When Rina Atroshenko’s family was leaving the Soviet Union in the mid-1970s, she thought she would never see her country again.
But in the decades that followed, the Soviet Union went through turbulent years as its economy chaotically shifted to a free market, new reforms led to perestroika and the Iron Curtain finally went down.
Since then, Atroshenko, the owner of Traktir Restaurant in Tarzana has visited Russia and Ukraine multiple times without fear of being prosecuted. That was possible due to reforms by then-Soviet leader Mikhail Gorbachev, who died this week at 91.
“He changed many lives,” she said.
His death prompted mixed reactions from world leaders and Russian-speaking immigrants in the San Fernando Valley, varying from criticism to robust praise, with some reflecting on his complex political legacy and policies that have transformed lives.
Not many leaders have left such a profound effect on their country as Gorbachev did. He didn’t just end the Cold War, he dissolved the Soviet Union, opened the economy, welcomed freedom of expression and religion, and opened the borders — allowing millions of people to immigrate to the West.
Nobel Prize-winning editor-in-chief of Novaya Gazeta, Dmitry Muratov, praised Gorbachev for releasing political prisoners and stopping the nuclear arms race.
“He gave us thirty years of peace,” Muratov wrote in Russian. “There will be no more gifts like this.”
Novaya Gazeta shut down operations in March. Gorbachev had used the funds from his 1990 Nobel Peace Prize to buy computers and launch the Novaya Gazeta publication. Since 2000, seven of its reporters have been killed in connection with their journalism investigations.
For Gary Rapoport, a real estate agent from Burbank who was 19 when he immigrated to Los Angles in 1991, Gorbachev’s lifting of travel restrictions on Soviet citizens was life-changing.
“Thanks to him, I was able to immigrate to the United States,” he said in Russian. “For that, I’m grateful to him.”
Rapoport said Gorbachev was able to transform a broken political and economic system that had pulled the country down.
“When people ask me how it was to live in the Soviet Union, I tell them: ‘Socialism is when everyone is equally poor,’” he said. “Everyone dreamed about moving to the U.S.”
Valley restauranteur Atroshenko, who moved here from the city of Chernivtsi in southwestern Ukraine, said being able to go back under the new freedoms created by Gorbachev meant reconnecting with her roots.
“We were able to go back and see our country years later,” she said. “We never thought that we would be able to do that.”
Sofiya Fikhman, who now lives in West Hollywood, moved from the Moldavian Soviet Socialist Republic in 1991, just before the Soviet disintegration. She saw Gorbachev differently, saying he symbolized the collapse of the empire.
“He wasn’t a strong leader,” she said in Russian. “If he was a strong leader, he wouldn’t lose the power the way he did. Just overnight he stopped being the Soviet leader.”
She argued that no one from the former Soviet republics benefitted from the collapse of the Soviet system.
“Look at how many people immigrated after the collapse of the Soviet Union,” she said. “They all were looking for a better life.”
Reforming the massive, corrupted, repressive Soviet system turned out to be harder than expected, said Robert English, director of the USC School of International Relations.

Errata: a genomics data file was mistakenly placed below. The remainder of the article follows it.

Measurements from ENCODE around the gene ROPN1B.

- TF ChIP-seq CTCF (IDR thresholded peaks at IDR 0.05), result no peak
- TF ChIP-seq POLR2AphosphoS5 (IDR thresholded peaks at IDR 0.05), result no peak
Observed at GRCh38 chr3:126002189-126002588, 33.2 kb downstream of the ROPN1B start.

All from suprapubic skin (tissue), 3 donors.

“Many people’s lives have been negatively impacted,” English said. “His legacy is mixed because he didn’t succeed in the end in reforming the Soviet Union, making it prosperous and keeping it united. But he did give people freedoms to choose their own fate.”
There’s an irony attached to those who now live the good life in the West and criticize Gorbachev, he argued.
“He removed the KGB border police and gave people visas and passports,” English said. “People who enjoy those liberties now blame him for wrecking the country. Well, maybe they should have stayed and helped fix the country.”
This week, Associated Press journalists from around the world shared their stories of meeting Gorbachev in the three decades that followed the collapse of the Soviet Union.
Putin described the collapse of the Soviet empire as “the biggest geopolitical catastrophe of the century.” While rolling back political freedoms created by Gorbachev, Putin called Gorbachev a “statesman who made an enormous impact on the trajectory of world history.”
Imprisoned opposition leader Alexei Navalny said in a tweet this week that he learned about Gorbachev’s death over loudspeakers in his prison, adding that “it was under his rule that the last political prisoners were released in the USSR.”
Путин в траурном зале ЦКБ pic.twitter.com/lcZGpsl0qZ
— Кремлевский пул РИА (@Kremlinpool_RIA) September 1, 2022
As English at USC explained, many immigrants who came to Los Angeles in the 1980s or ’90s benefited from Gorbachev’s reforms and opened borders and “for that, many people will be eternally grateful — including the people in Los Angeles.”
He noted that the reason Gorbachev’s legacy is complicated is because “the politics and the problems of his era were extraordinarily complex.”
It’s inevitable, English said, that “with so many different dimensions, so many contrary currents — foreign, domestic, national, economic, that the results would be confused — some good, some bad, some indifferent.” And out of that, he said, “some people would remember a more positive side and others would remember something more negative. It’s just a complexity of perestroika and his era.”
In his tribute to Gorbachev, Muratov of Novaya Gazeta wrote that Gorbachev will always be remembered for the love of his late wife Raisa Gorbacheva, and choosing human rights above the state, and valuing a peaceful sky more than personal power.
“There is no longer a man named Gorby standing between the world and a nuclear explosion,” Muratov wrote. “Who will replace him? Who?”